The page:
August 23, 2020 – Exodus 1:8-2:10 and Matthew 16:13-20

July 21, 2020 by Rev. Dr. Neal Presa

Let’s step on the stage. Enter stage left, Power as Pharaoh. Enter stage right, Power as Caesar. Then direct your attention to those seated viewing this dramatic scene, and hear the words of Jesus, “(Fill in your name, the name of your congregation, your seminary’s name, your family members), who do the crowds say that I am? Who do you say that I am?”

Power and the exercise of power are on full display especially this year. The year 2020 unfolded with only the third impeachment in US history of a sitting president. The use of police power in the killings of Black Americans. The exercise of and resistance to power and authority when it comes to health directives to wear face masks and practice physical distancing in the midst of the COVID-19 coronavirus. We see this in China’s crackdown on Hong Kong and the Philippine government’s extrajudicial killings and kidnappings of human rights activists. We see this in the Trump administration’s efforts to separate children and their families from Central America and South America seeking asylum at our border. We see the oppressive weight of political, economic, social, cultural, and ethnic power that privileges a few over the many, heightening the wealth disparities and inequalities more than ever.

This Sunday’s text is about power and those who are placed in the position of power and God calling God’s people to bear witness to that power. The Exodus text is the dramatic curtain being opened of Moses’s appearance and Pharaoh’s rise to power, who enslaved the Israelites. It’s through the subtlety of midwives and Pharaoh’s daughter that Moses, who should have met his death under Pharaoh’s authoritarian decree against male babies born to Hebrew mothers, is raised and nurtured in the royal palace to bade his time until the kairos of the exodus from Egypt.

Then there’s Jesus, walking with the disciples, and gauging Peter’s heart to compare his own sense of who Jesus really is to what the popular polls regards Jesus. I recall sojourning in the Holy Land in 2008 with a group of pastors/alums of Princeton Theological Seminary with the world-renowned Dead Sea Scrolls expert and Princeton professor James Charlesworth. Dr. Charlesworth took us pilgrims to the route along Caesarea Philippi, and the general vicinity where Jesus’s conversation with Peter would have occurred. What Peter would have seen was the magnificent structure erected to honor the cult of the Caesars, a structure that would have been gleaming like a shiny star with the sun bouncing off of its white stone. Such a towering structure proclaimed to the whole region the unmistakable declaration that imperial power is here, and here to stay, and submission to and allegiance to the power was expected and required.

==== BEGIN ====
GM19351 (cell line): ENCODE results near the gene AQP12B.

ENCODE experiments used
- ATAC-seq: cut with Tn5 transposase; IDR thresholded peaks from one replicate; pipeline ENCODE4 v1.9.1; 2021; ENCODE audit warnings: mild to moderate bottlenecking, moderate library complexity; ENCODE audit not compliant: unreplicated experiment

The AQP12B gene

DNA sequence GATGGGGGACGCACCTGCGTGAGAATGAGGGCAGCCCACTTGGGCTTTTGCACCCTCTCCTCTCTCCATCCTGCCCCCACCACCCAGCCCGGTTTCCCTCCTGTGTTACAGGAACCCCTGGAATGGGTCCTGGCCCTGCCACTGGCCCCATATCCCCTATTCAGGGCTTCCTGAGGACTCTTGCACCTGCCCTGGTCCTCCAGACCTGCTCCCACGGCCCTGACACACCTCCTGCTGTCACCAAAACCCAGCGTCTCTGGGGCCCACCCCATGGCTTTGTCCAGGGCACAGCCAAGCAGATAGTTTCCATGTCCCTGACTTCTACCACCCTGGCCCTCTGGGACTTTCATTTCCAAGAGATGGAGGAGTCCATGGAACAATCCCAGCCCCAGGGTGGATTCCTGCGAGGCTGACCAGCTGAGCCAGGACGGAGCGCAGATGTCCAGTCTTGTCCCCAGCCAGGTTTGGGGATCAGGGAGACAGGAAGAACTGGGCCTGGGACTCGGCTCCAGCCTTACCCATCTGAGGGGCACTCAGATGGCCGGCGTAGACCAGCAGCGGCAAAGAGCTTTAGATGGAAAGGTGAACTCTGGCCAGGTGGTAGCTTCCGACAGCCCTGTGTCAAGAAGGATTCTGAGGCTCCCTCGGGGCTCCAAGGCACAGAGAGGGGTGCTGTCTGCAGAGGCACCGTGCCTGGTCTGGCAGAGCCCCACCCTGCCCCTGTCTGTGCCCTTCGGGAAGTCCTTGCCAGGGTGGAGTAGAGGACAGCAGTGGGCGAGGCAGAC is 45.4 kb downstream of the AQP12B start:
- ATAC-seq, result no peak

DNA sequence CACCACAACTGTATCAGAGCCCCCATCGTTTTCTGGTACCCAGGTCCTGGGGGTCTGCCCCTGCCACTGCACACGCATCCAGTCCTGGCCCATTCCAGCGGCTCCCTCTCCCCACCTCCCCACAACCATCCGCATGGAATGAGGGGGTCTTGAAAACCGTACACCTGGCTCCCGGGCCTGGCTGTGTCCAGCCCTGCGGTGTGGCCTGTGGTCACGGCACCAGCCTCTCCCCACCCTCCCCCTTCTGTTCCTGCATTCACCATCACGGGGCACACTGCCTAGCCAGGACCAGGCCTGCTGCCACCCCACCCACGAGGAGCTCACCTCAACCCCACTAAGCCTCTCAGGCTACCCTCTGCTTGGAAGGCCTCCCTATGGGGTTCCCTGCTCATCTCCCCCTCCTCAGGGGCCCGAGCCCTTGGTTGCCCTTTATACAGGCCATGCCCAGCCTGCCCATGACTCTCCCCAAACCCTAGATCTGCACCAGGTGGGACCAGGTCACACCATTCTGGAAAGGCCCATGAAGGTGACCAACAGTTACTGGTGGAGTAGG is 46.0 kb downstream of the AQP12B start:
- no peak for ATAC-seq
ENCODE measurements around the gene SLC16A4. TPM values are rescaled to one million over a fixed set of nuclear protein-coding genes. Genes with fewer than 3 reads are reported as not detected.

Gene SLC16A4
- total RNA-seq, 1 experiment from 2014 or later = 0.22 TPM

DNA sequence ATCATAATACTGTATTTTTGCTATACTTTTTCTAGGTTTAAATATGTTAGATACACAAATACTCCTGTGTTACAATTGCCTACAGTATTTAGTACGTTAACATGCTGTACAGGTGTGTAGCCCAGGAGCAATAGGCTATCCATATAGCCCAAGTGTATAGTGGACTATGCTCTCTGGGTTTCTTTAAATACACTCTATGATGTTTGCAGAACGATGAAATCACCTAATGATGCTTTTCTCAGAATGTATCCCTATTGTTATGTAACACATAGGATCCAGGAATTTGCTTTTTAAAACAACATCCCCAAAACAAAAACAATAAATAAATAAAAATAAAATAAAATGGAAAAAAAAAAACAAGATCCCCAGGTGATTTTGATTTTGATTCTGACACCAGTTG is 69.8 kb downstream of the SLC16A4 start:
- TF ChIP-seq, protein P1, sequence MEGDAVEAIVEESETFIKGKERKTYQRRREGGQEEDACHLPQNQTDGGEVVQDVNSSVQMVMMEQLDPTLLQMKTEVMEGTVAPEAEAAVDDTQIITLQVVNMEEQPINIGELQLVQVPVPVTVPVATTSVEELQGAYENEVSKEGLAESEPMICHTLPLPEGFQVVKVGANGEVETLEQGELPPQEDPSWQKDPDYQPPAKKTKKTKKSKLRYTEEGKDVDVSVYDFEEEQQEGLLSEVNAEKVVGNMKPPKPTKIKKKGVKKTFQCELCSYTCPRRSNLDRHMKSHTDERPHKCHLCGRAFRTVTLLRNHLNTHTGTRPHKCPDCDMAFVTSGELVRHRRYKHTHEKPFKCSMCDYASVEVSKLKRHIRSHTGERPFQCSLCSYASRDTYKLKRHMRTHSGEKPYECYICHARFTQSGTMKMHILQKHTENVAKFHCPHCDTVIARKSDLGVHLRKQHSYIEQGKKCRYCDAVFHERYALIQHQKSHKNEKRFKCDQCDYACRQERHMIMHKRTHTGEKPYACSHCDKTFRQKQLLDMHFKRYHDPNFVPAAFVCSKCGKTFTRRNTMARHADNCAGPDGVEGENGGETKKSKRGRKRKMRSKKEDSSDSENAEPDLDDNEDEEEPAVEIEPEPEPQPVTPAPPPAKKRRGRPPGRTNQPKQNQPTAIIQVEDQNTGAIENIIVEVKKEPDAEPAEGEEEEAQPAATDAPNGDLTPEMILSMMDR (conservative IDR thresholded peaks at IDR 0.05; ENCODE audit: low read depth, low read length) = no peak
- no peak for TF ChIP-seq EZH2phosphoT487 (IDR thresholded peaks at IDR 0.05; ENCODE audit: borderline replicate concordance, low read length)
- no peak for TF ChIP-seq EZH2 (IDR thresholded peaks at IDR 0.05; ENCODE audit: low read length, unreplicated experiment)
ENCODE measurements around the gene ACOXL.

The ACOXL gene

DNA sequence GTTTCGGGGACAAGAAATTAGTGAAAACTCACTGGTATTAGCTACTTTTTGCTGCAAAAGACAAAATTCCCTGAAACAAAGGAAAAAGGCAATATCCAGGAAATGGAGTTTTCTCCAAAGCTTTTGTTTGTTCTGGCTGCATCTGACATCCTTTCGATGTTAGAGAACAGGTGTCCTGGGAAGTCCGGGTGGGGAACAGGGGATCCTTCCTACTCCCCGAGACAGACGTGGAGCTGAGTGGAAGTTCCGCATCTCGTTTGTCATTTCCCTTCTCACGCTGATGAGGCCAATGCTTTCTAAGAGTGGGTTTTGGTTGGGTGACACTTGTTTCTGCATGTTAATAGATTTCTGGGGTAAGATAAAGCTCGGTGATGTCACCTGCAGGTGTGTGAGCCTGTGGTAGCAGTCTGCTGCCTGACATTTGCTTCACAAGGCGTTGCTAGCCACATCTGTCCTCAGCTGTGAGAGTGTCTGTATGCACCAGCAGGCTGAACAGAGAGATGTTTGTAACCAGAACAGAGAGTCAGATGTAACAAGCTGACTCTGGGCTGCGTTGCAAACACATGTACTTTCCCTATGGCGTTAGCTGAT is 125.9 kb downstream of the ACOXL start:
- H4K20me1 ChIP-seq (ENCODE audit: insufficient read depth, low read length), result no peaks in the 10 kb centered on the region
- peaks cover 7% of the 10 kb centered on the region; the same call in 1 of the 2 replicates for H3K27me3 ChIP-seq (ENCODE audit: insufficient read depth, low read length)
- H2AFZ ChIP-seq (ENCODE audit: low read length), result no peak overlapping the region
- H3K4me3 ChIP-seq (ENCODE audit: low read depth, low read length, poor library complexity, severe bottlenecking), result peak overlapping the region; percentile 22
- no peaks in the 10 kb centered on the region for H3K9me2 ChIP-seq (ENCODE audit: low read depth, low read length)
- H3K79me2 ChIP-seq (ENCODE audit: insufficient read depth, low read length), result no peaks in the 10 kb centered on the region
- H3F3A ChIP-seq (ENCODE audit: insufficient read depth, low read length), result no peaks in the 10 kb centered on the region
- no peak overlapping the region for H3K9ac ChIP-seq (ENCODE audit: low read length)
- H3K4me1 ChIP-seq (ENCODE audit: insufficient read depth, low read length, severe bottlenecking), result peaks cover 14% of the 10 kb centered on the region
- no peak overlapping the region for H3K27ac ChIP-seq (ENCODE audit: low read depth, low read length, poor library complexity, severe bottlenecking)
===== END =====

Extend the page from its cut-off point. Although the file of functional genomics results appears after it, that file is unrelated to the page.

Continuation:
Peter’s confession and the confession of every follower of Christ in every time and in every place is the simple but profound and revolutionary declaration, “Jesus is Lord.” He alone is the Christ, the Son of the living God. Such seditious words and the acts that accompany it are an open challenge to this world’s values whenever and wherever those values and actions which contravene God’s intentions of shalom, for freedom that loves and heals, for truth that sets free.

The “now what” of these lectionary texts confronts us to receive the saving freedom of God, and because of that freedom, we are to proclaim freedom to the captive, loose the chains that bind God’s people to fully live out life and faith. It’s the kind of freedom that goes against false notions of liberty which harms the wider community by risky behavior of not wearing safety masks, or not physically distancing, or prematurely gathering for in-person worship; that’s not the freedom in view here. Such freedom is a foolish risk that harms the public, threatening the livelihoods of everyone, particularly vulnerable populations including the elderly and the sick. Rather, what is in view is the kind of freedom that says, because I’m free to act accordingly, because we’re free to know and receive information, we are free to act accordingly and lovingly towards one another. It’s the kind of freedom that exercises love towards neighbor and the wider community by freely practicing self-control for the benefit of the whole.

That freedom, in both kind and in degree, is a gift from God for the people of God.